Phyllis Potach

"There was a Holocaust and six million Jews were killed. We're still fighting in Israel to have our own land."

Name at birth
Fajgla (Faigele) Altman
Date of birth
Where were you born?
Where did you grow up?
Pilica, Poland near Sosnowiec
Name of father, occupation
Abram Altman, too young to remember My father was killed in Sosnowiec
Maiden name of mother, occupation
Szandla (Shaindel) Cieszyska, Had a food stand
Immediate family (names, birth order)
Parents and five children: Chaim, Joe, Gussie, Rosa, and Faigela (me)
How many in entire extended family?
Large extended family
Who survived the Holocaust?
In my immediate family, everyone survived except my father
I grew up in a happy family.  I loved my brothers and sisters very much.  
The Germans came and we escaped to the forest.  We came back but the Jews in our town were already gone.  We went to another city but they caught us on the border of Sosnowiec and Bedzin.  In 1943, my family was taken to Auschwitz from Sosnowiec.  
There was a Selection when we arrived at Auschwitz-Birkenau; Mengele selected who should live and who should die.  We were chosen to live, to go to work.  I was thirteen years old, my mother instructed me to act like I was older.  
They put us in a big room, they took our clothes, they shaved our heads, and gave us tattoos.  The tattoo hurt, but you had to keep quiet.  I have a number with a half triangle below it to signify a Star of David.  We didn’t get much food.  My mother and I worked in an ammunition factory at Auschwitz.
Two girls were caught smuggling out ammunition from Auschwitz.  They were hung in front of all of us at the Appel, the roll call.
I befriended a German girl named Erica.  I told her my sister Gussie was working outdoors and asked if it was possible to bring her to work in the night shift of the ammunitions factory.  My mother and I worked there in the daytime.  She did it, arranged for Gussie to work there.  We would pass Gussie during the time shifts would change.
If not for my mother, I wouldn’t have survived.  My mother took risks for me getting food for me to eat. 
When the Allies were advancing, we were taken from one concentration camp to another.  I was liberated 150 kilometers from Berlin.   On the Death March, we had to walk five in a row.  If you couldn’t walk, they would shoot you.  We had no food; a lot of people threw themselves on electric wires to kill themselves.  We went through Hell.
When I was liberated, my mother said we had to stay quiet because the Germans would be angry because they lost the war and might kill us.  We were liberated by the American army.  The Russian army followed later.  The Russian army raped some girls during liberation.  Some Russian soldiers came into the room where my mother, sister, and I were staying.  My mother hid us and said she herself was very sick.  They left.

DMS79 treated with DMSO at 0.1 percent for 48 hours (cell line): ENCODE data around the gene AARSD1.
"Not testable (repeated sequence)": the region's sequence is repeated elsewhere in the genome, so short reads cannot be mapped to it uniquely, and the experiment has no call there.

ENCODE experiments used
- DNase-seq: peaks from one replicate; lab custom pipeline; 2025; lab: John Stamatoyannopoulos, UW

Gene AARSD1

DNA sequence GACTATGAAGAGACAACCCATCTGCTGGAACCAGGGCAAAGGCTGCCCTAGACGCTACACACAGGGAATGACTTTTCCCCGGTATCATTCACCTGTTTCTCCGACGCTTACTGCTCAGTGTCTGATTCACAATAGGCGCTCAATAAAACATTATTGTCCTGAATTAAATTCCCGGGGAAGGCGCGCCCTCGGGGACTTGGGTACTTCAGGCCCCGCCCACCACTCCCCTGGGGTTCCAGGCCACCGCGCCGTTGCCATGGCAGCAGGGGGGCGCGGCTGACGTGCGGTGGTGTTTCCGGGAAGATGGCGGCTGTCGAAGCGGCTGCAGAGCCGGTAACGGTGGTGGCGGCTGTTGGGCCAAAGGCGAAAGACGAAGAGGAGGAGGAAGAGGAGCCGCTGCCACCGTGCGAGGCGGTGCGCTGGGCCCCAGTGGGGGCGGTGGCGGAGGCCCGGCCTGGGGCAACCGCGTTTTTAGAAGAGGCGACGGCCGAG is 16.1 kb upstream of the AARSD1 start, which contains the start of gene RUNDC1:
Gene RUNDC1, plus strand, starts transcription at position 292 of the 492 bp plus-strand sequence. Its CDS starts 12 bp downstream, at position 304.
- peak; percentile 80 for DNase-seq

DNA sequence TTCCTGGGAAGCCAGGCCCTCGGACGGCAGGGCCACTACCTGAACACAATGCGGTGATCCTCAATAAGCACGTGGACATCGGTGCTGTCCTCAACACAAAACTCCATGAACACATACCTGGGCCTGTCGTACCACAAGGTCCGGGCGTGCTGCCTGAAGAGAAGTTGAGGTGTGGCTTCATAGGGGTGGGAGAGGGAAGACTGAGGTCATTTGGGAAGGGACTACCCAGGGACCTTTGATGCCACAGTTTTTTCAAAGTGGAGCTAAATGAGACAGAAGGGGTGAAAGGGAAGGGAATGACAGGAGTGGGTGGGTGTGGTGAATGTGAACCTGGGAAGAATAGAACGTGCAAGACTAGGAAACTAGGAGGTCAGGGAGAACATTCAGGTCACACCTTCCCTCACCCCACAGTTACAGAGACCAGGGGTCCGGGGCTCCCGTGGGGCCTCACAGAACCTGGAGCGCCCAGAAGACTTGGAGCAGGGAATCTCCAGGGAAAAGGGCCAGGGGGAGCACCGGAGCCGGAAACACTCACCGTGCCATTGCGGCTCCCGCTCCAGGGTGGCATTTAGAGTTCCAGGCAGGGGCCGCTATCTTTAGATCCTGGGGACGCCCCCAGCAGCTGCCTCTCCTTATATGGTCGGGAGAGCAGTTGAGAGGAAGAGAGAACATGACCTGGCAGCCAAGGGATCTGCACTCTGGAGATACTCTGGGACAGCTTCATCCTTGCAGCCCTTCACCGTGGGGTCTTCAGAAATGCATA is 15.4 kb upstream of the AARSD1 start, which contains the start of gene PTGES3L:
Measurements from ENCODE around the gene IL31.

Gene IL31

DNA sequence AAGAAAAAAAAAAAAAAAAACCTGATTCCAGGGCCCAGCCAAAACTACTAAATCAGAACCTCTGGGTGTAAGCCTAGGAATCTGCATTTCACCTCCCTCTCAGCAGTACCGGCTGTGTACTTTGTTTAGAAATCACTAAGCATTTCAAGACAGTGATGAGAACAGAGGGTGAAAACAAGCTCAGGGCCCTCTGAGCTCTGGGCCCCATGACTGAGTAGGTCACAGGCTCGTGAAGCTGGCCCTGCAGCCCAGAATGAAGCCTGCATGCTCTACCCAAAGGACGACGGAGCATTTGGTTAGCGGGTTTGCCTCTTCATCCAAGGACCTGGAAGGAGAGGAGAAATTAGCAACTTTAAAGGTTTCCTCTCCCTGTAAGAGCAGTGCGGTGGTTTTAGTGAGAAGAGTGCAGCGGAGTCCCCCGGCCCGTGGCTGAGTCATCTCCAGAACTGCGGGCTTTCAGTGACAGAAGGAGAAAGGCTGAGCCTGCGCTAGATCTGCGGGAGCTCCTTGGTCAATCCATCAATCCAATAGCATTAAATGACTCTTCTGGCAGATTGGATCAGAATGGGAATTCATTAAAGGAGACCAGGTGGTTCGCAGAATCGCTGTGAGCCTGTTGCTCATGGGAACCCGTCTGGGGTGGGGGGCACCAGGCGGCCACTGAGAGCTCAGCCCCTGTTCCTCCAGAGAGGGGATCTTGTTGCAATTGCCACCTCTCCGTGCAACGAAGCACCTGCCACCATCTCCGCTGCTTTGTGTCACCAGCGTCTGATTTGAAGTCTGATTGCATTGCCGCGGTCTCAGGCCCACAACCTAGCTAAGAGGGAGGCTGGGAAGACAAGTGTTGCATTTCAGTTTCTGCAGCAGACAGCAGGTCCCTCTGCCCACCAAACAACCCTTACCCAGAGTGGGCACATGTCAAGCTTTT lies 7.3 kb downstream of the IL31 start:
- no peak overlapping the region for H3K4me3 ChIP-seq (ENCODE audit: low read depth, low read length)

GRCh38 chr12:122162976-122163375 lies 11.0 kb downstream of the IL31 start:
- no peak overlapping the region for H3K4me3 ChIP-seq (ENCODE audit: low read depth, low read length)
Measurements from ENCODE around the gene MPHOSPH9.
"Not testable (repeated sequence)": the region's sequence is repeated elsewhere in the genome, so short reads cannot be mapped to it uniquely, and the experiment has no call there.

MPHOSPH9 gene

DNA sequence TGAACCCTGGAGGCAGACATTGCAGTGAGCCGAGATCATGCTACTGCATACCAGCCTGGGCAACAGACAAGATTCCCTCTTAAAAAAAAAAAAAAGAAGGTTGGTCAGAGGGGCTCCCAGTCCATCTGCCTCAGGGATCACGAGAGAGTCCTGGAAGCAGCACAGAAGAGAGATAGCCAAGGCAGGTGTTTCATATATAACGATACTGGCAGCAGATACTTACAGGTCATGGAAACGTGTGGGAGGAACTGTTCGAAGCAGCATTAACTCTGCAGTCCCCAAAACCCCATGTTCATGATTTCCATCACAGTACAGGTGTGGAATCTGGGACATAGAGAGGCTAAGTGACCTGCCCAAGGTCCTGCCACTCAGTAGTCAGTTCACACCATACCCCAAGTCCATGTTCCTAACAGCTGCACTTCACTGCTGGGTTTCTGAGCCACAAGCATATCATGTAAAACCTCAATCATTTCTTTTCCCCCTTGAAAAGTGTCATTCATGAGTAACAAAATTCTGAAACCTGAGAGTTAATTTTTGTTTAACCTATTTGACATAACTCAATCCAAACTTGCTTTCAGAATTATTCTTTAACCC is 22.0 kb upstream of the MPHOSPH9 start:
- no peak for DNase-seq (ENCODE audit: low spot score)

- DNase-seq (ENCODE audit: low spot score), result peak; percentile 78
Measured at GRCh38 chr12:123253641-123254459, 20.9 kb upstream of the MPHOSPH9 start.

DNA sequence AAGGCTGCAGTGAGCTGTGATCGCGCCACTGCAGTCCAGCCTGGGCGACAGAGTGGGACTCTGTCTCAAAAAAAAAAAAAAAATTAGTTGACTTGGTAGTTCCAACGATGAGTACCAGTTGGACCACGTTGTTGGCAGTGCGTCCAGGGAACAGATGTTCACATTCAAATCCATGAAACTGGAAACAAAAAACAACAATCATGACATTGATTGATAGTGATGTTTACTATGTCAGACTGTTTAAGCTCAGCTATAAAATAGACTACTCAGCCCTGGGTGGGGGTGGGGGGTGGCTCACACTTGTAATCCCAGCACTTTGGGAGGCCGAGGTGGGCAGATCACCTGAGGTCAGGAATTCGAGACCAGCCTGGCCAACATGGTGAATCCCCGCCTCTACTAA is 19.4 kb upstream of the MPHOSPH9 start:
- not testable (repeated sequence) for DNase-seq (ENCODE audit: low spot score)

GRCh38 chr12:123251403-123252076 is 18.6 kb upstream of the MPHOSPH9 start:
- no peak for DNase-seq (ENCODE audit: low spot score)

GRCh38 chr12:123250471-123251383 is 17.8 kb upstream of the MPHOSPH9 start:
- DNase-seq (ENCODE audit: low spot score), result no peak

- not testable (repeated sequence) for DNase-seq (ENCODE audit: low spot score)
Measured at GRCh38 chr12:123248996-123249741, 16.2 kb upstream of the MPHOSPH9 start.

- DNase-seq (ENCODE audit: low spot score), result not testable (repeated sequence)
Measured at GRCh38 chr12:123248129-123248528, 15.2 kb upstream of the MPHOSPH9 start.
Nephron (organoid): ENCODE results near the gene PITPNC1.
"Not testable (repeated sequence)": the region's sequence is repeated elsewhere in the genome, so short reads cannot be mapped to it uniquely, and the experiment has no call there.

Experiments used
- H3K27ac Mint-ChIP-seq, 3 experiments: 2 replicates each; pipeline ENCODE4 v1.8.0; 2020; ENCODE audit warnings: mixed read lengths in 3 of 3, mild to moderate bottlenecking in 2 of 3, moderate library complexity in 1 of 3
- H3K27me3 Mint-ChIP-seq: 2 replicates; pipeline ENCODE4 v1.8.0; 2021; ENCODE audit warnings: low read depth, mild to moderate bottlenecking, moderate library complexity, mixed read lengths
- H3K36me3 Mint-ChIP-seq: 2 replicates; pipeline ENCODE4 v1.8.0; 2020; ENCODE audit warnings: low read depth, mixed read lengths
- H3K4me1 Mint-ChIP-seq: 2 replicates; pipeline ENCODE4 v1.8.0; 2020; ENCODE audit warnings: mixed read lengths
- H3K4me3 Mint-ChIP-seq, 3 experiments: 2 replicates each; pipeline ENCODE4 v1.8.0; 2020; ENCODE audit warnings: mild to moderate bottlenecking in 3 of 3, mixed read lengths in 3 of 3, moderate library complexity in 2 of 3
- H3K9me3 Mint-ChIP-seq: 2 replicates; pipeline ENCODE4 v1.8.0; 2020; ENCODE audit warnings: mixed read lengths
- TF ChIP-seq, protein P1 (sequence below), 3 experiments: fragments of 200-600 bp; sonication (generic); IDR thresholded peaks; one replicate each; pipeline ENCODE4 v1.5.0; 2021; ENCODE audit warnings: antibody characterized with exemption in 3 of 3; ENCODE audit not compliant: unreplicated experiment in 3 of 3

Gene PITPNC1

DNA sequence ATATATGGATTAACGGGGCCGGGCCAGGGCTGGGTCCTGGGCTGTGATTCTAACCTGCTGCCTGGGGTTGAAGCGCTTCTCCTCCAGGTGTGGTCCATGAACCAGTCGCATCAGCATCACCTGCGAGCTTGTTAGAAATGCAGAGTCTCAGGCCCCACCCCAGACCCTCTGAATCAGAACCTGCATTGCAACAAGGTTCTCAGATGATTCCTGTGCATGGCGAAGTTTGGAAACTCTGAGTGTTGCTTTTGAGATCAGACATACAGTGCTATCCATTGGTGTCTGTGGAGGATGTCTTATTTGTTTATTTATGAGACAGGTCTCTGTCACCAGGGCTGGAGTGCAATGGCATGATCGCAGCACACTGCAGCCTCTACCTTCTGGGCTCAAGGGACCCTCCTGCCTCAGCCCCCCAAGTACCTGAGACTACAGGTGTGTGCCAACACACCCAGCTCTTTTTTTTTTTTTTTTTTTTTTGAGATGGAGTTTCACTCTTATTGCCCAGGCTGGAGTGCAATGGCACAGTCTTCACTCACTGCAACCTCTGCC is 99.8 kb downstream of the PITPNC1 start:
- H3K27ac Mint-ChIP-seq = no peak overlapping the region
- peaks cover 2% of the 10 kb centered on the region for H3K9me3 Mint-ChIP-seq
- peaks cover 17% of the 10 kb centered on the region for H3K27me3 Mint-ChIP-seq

The Red Cross came and said, “You are liberated!  You can go wherever you want!”  My mother, my sister Gussie and I were on our way to Warsaw.  
They threw my sister off the train for making comments against the Polish people.  We waited hours and hours for her at the train station in Warsaw.  Finally, she arrived in Warsaw.
Name of Ghetto(s)
Name of Concentration / Labor Camp(s)
Where were you in hiding?
In a forest in the beginning of the war
What DP Camp were you after the war?
Landsburg, Germany We were all reunited after the war. When we learned that my father died, Chaim, my older brother, became like the father figure. We thought of moving to Israel but my mother said she had had enough of war.
Where did you go after being liberated?
We went to Warsaw. We wanted to go home. My sister Rosa went back to Pilica but was told that no one had come back, that everyone was dead. My brother and sister reunited in Germany.
When did you come to the United States?
We wanted to go to Denver because my brother moved there with his wife and two kids, but the Jewish agency sent us to New Orleans. I had met a man in the DP camp who had moved to Detroit. He was waiting for me to move to Detroit.
Where did you settle?
New Orleans, then Denver, then Detroit
How is it that you came to Michigan?
The man I married lived in Detroit
Occupation after the war
When and where were you married?
Detroit, Michigan
Nathan Potach, Built houses after war
Harry, Morris, Paul (physician) lives in Chicago.
What do you think helped you to survive?
Without my mother and sister, I would not have survived. They took care of me. My mother made me older so I would survive the Selection at Auschwitz-Birkenau.
What message would you like to leave for future generations?
There was a Holocaust and six million Jews were killed. We're still fighting in Israel to have our own land.
Charles Silow
Interview place:
West Bloomfield. Michigan
Interview date:

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